As wildfires raging through the West force millions of residents to confront the consequences of a warming planet, the presidential race became intensely focused on climate change — an issue that has been overshadowed through much of the campaign.
The realities of communities ablaze, mass evacuations and curtains of thick smoke settling over large, densely populated swaths of the Pacific coast pushed the rival candidates to detour from the battleground states and lay out starkly contrasting visions for reversing the cycle of worsening natural disaster.
Landing in California, where state officials say his unyielding efforts to undermine global action on climate have intensified the crisis, President Trump continued to express skepticism about climate science.
In a briefing with state and federal officials, Gov. Gavin Newsom told Trump: “We feel very strongly the hots are getting hotter, the dries are getting drier. Something has happened to the plumbing of the world, and we come from a perspective, humbly, that we assert that the science is in, and the observed evidence is self-evident that climate change is real. Please respect the difference of opinion out here with respect to the fundamental issue of climate change,” he said.
More than 3 million acres have burned in California alone, with three of the five largest fires in state history still burning all at once, along with huge swaths of Oregon and Washington. Still, much of the West is only now entering what is typically the most active part of the region’s fire season.
To scientists, the fingerprints of global warming on these wildfires — and so many other disasters, from the fires that scorched Australia to the hurricanes that have slammed the US — are clear. And as devastating as they have been, far worse disasters could be on the horizon.
How bad it gets depends on what we as humans do to reduce heat-trapping gas emissions, said Michael Mann, the director of Penn State University’s Earth System Science Center. “By some measure, it’s clear that ‘dangerous climate change’ has already arrived,” Mann said in response to emailed questions from CNN. “It’s a matter of how bad we’re willing to let it get.”
How climate change influences wildfires
Though the scale of destruction is hard to fathom, climate scientists say we should not be surprised. “It’s shocking to see the impacts, but not scientifically surprising,” Daniel Swain, a climate scientist at UCLA and the National Center for Atmospheric Research told CNN on Tuesday. “This is in line with essentially every prediction for what could happen this year and the trends we’re seeing over years and decades.”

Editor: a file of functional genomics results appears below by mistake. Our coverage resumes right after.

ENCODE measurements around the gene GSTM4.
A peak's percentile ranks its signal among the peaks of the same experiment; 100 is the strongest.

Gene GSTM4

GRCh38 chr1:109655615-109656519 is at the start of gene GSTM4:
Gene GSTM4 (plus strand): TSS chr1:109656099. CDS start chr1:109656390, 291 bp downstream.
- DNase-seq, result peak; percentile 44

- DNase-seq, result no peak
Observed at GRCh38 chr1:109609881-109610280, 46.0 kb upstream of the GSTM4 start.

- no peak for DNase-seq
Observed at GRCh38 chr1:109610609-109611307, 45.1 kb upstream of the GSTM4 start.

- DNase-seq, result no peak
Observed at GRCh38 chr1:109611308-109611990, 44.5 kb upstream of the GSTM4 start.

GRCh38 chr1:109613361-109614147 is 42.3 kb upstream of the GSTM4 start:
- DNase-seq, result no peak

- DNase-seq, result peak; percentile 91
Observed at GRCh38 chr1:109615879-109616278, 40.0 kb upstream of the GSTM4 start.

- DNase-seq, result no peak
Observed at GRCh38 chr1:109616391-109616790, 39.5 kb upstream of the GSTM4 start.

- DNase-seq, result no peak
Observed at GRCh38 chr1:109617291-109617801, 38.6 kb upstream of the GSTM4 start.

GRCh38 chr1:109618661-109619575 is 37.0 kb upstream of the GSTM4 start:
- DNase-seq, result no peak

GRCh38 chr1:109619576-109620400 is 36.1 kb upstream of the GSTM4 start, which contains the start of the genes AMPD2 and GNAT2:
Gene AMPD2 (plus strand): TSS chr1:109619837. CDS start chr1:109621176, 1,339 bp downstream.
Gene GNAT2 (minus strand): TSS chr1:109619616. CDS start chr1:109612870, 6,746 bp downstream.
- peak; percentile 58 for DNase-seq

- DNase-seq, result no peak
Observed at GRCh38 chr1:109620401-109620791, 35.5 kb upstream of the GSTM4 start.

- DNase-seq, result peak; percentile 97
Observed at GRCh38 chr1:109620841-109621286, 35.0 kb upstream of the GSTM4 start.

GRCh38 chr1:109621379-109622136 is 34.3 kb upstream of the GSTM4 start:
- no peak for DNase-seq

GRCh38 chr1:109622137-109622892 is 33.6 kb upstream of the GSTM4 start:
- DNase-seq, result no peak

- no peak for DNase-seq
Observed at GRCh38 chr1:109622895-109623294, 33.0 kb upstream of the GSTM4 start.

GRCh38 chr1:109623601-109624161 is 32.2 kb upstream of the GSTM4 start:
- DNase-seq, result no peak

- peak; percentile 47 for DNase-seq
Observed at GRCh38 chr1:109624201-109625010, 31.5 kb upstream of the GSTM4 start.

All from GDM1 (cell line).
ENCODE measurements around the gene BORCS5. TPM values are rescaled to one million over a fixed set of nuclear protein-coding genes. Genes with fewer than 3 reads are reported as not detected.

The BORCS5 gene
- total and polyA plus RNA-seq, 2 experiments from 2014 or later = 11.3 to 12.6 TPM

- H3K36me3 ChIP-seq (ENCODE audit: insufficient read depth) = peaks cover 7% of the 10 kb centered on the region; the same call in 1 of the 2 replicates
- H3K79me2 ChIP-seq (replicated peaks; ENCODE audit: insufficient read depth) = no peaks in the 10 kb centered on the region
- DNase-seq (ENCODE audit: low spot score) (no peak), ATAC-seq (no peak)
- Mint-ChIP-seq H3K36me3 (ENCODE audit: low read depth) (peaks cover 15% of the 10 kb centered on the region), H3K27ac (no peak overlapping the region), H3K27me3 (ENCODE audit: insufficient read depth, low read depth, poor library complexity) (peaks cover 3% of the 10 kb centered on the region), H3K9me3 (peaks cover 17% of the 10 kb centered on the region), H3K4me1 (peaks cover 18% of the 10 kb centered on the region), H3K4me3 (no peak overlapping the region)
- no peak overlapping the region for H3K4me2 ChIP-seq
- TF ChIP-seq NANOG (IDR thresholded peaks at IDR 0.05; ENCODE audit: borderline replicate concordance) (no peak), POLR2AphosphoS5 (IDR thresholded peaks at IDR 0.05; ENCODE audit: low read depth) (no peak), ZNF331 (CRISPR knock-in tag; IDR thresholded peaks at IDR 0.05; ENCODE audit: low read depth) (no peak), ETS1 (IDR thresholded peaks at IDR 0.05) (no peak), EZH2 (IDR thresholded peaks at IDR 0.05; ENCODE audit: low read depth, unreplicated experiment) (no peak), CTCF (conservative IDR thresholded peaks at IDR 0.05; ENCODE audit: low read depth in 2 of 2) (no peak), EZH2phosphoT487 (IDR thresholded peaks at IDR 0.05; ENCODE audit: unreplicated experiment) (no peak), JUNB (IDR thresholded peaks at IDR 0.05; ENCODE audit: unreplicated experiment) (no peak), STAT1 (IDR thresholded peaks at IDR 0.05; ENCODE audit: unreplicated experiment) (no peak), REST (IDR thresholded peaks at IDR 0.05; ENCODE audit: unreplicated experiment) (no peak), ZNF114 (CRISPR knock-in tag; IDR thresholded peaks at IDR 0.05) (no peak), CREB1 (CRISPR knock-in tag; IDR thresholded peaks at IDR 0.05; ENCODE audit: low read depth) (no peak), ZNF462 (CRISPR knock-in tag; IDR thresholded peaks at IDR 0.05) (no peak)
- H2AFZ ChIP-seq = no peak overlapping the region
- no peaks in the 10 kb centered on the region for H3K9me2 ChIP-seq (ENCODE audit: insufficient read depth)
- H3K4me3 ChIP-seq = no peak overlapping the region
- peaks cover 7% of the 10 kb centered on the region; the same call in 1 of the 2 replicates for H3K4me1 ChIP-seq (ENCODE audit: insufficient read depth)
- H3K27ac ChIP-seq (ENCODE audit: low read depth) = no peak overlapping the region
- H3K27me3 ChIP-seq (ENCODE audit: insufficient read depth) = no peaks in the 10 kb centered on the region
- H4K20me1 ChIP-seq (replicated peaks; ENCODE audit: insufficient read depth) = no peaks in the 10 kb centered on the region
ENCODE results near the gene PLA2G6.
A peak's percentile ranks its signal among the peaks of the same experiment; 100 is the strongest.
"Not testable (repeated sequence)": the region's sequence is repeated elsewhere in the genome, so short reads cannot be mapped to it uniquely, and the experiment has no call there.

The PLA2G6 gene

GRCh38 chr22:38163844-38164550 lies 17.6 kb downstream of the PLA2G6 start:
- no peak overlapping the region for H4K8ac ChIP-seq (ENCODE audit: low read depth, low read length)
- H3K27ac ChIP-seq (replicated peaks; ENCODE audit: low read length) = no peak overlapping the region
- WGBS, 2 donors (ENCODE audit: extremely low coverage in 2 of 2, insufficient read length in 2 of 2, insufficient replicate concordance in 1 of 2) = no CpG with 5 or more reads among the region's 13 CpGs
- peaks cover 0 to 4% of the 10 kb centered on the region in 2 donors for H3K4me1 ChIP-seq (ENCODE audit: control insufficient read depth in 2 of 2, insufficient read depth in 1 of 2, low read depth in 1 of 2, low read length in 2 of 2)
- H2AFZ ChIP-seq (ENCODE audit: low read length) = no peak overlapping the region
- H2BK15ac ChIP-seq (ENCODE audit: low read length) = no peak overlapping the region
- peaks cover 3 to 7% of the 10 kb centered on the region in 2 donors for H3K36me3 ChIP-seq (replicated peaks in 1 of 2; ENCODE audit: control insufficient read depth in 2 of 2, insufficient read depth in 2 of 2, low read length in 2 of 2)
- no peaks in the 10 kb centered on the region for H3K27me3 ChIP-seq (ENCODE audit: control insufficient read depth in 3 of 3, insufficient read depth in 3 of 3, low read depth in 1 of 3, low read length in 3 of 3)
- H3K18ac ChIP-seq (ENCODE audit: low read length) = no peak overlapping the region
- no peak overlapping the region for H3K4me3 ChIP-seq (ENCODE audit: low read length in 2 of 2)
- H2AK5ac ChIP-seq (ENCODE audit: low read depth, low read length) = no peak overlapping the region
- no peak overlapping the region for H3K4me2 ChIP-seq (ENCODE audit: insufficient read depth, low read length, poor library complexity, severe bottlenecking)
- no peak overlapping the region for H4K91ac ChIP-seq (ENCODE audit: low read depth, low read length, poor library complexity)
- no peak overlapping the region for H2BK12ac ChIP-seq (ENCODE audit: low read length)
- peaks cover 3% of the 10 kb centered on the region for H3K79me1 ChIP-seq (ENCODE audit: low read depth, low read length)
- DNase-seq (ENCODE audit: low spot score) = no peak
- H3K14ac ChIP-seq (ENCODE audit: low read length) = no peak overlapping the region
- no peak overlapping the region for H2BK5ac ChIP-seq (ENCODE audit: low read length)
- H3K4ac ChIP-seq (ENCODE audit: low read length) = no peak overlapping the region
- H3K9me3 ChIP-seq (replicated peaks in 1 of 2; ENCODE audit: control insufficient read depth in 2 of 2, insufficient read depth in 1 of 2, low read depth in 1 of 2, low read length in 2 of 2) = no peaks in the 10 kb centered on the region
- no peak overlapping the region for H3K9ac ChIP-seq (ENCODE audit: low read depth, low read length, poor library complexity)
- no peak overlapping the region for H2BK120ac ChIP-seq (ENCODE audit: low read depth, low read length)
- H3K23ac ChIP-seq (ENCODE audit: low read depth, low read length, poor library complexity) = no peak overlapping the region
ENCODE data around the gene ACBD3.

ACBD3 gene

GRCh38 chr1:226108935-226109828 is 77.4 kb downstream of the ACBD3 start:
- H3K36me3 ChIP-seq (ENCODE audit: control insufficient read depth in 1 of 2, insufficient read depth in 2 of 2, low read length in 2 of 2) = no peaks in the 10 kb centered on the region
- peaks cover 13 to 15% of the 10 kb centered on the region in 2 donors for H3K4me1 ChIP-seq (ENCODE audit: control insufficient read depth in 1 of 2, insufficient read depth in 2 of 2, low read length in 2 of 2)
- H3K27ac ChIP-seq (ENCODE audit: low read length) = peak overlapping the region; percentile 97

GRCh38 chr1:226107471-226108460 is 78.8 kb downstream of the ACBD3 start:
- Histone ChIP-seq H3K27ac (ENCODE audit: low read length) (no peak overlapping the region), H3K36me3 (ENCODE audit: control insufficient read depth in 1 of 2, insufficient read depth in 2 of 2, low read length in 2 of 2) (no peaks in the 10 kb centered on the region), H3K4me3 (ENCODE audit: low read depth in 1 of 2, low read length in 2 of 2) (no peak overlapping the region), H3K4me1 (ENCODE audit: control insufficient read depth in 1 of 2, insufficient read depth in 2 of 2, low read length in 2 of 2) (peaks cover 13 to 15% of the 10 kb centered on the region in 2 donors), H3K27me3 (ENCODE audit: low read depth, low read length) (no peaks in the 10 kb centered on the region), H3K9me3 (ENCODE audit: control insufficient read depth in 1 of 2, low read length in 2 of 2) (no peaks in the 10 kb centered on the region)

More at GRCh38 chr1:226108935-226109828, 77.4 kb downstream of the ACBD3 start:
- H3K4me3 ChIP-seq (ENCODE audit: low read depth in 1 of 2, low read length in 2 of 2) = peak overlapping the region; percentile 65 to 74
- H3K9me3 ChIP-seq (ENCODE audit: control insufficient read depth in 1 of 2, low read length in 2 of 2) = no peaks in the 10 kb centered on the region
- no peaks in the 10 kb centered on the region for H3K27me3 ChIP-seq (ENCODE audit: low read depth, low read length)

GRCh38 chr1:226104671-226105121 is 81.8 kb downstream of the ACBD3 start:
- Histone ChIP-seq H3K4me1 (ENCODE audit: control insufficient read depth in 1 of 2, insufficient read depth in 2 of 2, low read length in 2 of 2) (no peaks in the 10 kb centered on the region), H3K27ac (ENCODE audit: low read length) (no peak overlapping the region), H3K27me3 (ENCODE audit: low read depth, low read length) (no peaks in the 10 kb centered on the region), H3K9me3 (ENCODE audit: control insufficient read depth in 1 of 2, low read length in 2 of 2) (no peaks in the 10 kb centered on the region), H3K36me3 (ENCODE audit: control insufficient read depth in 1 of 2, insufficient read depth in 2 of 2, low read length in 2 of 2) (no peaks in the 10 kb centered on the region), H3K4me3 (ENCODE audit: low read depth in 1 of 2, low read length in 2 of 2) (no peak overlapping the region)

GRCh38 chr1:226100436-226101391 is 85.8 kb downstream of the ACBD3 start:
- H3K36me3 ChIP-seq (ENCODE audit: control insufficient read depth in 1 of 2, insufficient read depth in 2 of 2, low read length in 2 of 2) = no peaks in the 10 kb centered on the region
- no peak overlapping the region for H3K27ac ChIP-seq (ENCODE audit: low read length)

Scientists have warned for years that fire seasons like this could come to pass, and that the more we humans heat up the planet, the more we are increasing the odds in favor of the hot, dry conditions conducive to fires.
So far, the planet has warmed by a global average of roughly 1.2 degrees Celsius since the 1880s, with human activity responsible for the bulk of that increase.
This warming is clear in long-term temperature graphs for the state of California, such as this one below from the nonprofit environmental monitoring organization Berkeley Earth, which shows that August temperatures in the state have climbed steadily over the last 150 years.
According to the National Climate Assessment, a major “state-of-science” review of climate change and its projected impacts on the US, additional warming of about 1.4 degrees Celsius (2.5 degrees Fahrenheit) can be expected over the next few decades regardless of future emissions.
By the second half of the century, the uncertainty range for the amount of warming grows tremendously, as so much will depend on potential cut backs in carbon emissions in the near future.
Democratic nominee Joe Biden denounced Trump as a “climate arsonist” and laid out how different policies would be under a Biden administration.
“It shouldn’t be so bad that millions of Americans live in the shadow of an orange sky and are left asking, ‘Is doomsday here?’” said Biden, delivering remarks in a meadow outside the natural history museum near his home in Wilmington, Del.
Biden pilloried the president for his response to the fires — which has included blaming the state for doing a poor job of raking leaves in forests and threatening to withhold desperately needed federal aid — and he took aim at Trump’s broader effort to scrap federal action to curb climate change.